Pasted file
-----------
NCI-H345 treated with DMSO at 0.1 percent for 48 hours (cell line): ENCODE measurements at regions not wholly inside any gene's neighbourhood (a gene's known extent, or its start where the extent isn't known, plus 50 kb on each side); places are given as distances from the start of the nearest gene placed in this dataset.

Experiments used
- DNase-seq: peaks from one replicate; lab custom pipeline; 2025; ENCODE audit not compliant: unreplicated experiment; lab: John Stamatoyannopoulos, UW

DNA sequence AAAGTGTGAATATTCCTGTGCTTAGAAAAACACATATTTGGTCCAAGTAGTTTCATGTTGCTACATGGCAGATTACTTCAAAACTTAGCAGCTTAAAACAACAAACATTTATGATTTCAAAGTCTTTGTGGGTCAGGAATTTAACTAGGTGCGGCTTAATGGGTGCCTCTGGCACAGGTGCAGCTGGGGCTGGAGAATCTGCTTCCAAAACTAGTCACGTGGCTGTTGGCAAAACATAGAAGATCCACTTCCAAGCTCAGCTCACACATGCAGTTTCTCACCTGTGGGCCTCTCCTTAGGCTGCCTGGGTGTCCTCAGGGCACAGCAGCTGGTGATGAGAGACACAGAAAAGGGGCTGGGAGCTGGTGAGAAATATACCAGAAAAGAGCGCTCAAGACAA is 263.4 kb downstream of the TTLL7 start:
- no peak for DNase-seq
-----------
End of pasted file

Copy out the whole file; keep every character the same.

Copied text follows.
NCI-H345 treated with DMSO at 0.1 percent for 48 hours (cell line): ENCODE measurements at regions not wholly inside any gene's neighbourhood (a gene's known extent, or its start where the extent isn't known, plus 50 kb on each side); places are given as distances from the start of the nearest gene placed in this dataset.

Experiments used
- DNase-seq: peaks from one replicate; lab custom pipeline; 2025; ENCODE audit not compliant: unreplicated experiment; lab: John Stamatoyannopoulos, UW

DNA sequence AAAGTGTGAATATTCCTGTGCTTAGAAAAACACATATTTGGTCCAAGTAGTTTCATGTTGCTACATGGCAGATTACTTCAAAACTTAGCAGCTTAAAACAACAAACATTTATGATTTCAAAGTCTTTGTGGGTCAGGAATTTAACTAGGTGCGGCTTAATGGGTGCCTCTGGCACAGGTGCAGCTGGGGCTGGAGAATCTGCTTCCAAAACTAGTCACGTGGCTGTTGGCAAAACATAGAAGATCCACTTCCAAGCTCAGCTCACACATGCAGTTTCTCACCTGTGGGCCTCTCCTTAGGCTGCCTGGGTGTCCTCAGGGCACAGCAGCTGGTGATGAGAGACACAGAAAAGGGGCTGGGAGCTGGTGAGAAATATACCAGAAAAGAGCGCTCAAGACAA is 263.4 kb downstream of the TTLL7 start:
- no peak for DNase-seq